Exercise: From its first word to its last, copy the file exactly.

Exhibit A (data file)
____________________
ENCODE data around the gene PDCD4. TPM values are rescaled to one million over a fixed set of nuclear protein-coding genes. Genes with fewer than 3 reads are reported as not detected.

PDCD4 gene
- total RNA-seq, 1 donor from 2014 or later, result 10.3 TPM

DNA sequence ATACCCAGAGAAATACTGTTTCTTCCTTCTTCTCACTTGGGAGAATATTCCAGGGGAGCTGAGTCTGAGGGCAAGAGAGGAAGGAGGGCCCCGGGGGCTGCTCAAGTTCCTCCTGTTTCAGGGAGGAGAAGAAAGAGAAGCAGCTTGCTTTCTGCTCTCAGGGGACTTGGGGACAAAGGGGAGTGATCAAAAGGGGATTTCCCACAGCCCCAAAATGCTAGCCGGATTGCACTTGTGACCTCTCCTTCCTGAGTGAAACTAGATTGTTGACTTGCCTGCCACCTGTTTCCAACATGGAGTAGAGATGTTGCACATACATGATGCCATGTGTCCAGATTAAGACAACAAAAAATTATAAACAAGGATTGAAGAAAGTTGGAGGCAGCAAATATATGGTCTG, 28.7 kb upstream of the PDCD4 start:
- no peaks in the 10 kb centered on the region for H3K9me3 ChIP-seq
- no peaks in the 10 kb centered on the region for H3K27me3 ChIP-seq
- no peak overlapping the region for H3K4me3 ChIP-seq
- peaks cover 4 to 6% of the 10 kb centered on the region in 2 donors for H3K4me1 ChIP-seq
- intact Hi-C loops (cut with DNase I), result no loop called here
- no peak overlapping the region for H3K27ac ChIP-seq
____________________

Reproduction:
ENCODE data around the gene PDCD4. TPM values are rescaled to one million over a fixed set of nuclear protein-coding genes. Genes with fewer than 3 reads are reported as not detected.

PDCD4 gene
- total RNA-seq, 1 donor from 2014 or later, result 10.3 TPM

DNA sequence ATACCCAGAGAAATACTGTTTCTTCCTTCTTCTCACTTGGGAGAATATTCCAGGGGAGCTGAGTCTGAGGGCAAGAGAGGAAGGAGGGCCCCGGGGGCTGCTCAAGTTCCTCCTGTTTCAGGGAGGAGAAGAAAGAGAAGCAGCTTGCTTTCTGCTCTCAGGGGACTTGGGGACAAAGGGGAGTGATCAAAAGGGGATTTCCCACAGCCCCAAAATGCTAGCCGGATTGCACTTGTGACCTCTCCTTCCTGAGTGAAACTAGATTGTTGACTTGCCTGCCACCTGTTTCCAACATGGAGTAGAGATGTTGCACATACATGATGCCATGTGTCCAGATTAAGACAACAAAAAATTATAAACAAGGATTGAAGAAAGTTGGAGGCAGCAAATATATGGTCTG, 28.7 kb upstream of the PDCD4 start:
- no peaks in the 10 kb centered on the region for H3K9me3 ChIP-seq
- no peaks in the 10 kb centered on the region for H3K27me3 ChIP-seq
- no peak overlapping the region for H3K4me3 ChIP-seq
- peaks cover 4 to 6% of the 10 kb centered on the region in 2 donors for H3K4me1 ChIP-seq
- intact Hi-C loops (cut with DNase I), result no loop called here
- no peak overlapping the region for H3K27ac ChIP-seq